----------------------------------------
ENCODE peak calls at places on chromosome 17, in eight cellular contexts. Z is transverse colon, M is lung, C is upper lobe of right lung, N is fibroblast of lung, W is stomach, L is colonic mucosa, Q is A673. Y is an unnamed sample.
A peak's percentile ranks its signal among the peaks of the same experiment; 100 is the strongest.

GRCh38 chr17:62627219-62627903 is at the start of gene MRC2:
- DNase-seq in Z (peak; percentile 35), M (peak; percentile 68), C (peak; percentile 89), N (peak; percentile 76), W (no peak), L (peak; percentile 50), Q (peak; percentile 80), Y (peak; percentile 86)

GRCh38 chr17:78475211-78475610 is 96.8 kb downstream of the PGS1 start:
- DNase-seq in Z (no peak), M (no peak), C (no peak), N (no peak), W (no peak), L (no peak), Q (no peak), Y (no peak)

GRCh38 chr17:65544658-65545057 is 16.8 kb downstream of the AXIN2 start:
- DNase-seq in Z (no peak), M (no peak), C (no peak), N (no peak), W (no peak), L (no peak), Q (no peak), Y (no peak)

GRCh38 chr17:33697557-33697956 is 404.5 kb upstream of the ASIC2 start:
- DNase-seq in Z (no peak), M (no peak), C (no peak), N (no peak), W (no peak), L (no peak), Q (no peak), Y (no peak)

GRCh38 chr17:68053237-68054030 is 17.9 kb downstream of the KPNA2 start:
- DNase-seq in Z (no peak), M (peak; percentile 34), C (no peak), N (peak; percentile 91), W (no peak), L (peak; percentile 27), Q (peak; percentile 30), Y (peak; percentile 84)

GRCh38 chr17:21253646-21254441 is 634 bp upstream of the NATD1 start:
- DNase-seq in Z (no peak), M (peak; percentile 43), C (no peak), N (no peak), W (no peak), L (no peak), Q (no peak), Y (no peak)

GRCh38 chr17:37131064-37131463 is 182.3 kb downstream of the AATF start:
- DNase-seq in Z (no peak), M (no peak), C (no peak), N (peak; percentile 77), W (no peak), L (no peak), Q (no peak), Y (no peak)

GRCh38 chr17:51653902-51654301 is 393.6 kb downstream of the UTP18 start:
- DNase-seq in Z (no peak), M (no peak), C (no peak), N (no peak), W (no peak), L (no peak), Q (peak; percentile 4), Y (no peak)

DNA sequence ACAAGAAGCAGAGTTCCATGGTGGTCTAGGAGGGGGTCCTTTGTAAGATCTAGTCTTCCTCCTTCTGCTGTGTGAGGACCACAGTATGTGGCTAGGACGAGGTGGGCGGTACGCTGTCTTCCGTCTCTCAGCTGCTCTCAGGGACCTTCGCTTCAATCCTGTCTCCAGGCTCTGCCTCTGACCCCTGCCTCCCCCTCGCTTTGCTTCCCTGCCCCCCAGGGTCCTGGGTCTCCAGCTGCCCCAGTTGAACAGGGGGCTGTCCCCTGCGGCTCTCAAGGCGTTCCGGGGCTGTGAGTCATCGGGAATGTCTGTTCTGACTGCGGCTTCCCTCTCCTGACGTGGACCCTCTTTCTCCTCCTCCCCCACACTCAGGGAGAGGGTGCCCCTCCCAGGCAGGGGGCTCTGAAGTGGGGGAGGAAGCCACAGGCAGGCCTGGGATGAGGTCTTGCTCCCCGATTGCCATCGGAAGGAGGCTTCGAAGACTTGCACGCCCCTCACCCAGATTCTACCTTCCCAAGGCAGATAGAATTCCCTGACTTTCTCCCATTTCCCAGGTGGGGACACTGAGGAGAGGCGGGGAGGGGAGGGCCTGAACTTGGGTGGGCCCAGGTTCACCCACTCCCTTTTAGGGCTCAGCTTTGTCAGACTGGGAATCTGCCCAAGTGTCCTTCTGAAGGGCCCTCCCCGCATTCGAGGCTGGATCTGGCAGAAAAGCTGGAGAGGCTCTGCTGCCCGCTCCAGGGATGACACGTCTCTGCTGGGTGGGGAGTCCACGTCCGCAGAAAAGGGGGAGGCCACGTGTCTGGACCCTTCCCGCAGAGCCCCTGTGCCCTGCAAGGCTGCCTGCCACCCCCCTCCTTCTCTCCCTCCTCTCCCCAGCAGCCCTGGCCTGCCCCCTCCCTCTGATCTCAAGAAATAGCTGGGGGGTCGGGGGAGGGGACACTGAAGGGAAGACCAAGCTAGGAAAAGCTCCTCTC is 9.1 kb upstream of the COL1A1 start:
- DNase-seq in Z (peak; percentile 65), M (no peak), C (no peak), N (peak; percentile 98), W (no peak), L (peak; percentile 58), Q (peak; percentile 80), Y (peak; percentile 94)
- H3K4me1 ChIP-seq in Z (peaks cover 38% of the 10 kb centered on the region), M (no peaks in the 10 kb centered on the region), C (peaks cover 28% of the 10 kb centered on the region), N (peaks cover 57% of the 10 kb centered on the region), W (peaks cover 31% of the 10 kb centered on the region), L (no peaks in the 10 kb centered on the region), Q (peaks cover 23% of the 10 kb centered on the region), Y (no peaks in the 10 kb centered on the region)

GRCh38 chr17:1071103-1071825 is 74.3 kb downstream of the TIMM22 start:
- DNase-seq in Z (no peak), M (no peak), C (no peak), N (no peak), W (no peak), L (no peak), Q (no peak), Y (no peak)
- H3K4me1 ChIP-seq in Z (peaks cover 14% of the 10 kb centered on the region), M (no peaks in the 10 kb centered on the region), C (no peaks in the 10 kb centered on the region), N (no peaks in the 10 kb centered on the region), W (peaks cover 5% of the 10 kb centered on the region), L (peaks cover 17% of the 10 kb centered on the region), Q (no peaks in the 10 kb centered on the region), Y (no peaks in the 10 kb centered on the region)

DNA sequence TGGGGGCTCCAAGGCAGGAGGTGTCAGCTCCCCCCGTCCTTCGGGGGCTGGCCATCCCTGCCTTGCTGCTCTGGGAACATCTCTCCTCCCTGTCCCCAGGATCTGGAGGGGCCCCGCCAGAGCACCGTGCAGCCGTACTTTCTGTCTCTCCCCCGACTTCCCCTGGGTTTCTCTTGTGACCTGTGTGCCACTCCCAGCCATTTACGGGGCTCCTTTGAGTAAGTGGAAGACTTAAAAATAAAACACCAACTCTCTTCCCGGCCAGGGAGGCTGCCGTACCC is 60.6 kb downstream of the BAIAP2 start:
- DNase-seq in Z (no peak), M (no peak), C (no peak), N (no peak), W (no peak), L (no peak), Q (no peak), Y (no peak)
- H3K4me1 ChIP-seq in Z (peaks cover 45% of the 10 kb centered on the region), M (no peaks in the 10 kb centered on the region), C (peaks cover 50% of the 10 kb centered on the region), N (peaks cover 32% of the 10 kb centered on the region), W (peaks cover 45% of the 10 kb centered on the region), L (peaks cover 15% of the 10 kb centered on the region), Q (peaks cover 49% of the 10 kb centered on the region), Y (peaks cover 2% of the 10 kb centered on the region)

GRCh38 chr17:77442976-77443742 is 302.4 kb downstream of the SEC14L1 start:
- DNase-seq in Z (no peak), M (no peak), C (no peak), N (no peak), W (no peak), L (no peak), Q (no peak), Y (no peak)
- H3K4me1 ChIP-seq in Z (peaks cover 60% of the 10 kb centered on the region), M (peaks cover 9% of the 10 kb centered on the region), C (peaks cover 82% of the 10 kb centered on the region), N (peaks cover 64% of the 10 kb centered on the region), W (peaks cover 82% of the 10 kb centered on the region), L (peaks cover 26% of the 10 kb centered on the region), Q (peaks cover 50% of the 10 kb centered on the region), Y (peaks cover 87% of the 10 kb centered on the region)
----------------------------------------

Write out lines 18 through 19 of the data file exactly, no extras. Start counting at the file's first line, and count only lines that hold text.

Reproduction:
- DNase-seq in Z (no peak), M (no peak), C (no peak), N (no peak), W (no peak), L (no peak), Q (peak; percentile 4), Y (no peak)

DNA sequence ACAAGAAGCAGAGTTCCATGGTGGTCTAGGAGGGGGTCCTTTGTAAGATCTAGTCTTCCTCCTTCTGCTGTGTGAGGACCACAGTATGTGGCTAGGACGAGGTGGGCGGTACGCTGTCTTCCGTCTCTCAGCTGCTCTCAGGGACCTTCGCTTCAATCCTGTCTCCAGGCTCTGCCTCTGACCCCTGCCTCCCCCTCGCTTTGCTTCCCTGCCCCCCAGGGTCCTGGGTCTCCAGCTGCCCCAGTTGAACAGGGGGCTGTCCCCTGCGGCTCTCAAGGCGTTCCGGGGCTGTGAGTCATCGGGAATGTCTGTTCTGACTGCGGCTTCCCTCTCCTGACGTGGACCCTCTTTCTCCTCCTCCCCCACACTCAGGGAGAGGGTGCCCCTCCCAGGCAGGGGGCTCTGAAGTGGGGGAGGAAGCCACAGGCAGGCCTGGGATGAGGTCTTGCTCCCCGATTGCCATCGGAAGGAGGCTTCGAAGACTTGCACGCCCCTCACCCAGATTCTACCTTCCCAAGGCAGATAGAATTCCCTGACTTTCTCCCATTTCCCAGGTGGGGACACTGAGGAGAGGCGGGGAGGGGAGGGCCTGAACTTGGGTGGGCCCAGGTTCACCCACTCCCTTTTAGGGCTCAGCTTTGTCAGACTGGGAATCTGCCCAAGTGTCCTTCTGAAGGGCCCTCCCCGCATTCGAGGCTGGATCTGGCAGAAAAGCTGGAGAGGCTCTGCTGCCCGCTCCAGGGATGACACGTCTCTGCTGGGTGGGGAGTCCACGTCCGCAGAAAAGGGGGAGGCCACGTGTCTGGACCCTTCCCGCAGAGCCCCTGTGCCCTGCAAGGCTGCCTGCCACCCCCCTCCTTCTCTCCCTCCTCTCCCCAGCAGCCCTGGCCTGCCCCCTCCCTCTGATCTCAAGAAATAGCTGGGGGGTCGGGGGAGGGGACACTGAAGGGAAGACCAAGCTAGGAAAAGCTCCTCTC is 9.1 kb upstream of the COL1A1 start: